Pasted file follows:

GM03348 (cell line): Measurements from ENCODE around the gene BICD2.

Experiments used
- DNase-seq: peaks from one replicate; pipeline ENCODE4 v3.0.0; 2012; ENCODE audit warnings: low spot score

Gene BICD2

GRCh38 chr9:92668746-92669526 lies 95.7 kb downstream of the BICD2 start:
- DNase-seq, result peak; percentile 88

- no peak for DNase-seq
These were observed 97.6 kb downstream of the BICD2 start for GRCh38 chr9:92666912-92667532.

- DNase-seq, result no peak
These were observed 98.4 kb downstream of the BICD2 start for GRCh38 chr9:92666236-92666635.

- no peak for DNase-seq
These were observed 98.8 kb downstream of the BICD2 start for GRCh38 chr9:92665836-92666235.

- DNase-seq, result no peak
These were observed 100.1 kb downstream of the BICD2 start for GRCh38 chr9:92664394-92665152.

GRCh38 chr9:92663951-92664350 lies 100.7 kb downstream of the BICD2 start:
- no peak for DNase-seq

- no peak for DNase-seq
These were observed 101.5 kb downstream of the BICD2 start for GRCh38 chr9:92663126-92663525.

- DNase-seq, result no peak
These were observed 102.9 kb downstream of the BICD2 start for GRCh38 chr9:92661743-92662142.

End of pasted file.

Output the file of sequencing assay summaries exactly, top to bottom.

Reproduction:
GM03348 (cell line): Measurements from ENCODE around the gene BICD2.

Experiments used
- DNase-seq: peaks from one replicate; pipeline ENCODE4 v3.0.0; 2012; ENCODE audit warnings: low spot score

Gene BICD2

GRCh38 chr9:92668746-92669526 lies 95.7 kb downstream of the BICD2 start:
- DNase-seq, result peak; percentile 88

- no peak for DNase-seq
These were observed 97.6 kb downstream of the BICD2 start for GRCh38 chr9:92666912-92667532.

- DNase-seq, result no peak
These were observed 98.4 kb downstream of the BICD2 start for GRCh38 chr9:92666236-92666635.

- no peak for DNase-seq
These were observed 98.8 kb downstream of the BICD2 start for GRCh38 chr9:92665836-92666235.

- DNase-seq, result no peak
These were observed 100.1 kb downstream of the BICD2 start for GRCh38 chr9:92664394-92665152.

GRCh38 chr9:92663951-92664350 lies 100.7 kb downstream of the BICD2 start:
- no peak for DNase-seq

- no peak for DNase-seq
These were observed 101.5 kb downstream of the BICD2 start for GRCh38 chr9:92663126-92663525.

- DNase-seq, result no peak
These were observed 102.9 kb downstream of the BICD2 start for GRCh38 chr9:92661743-92662142.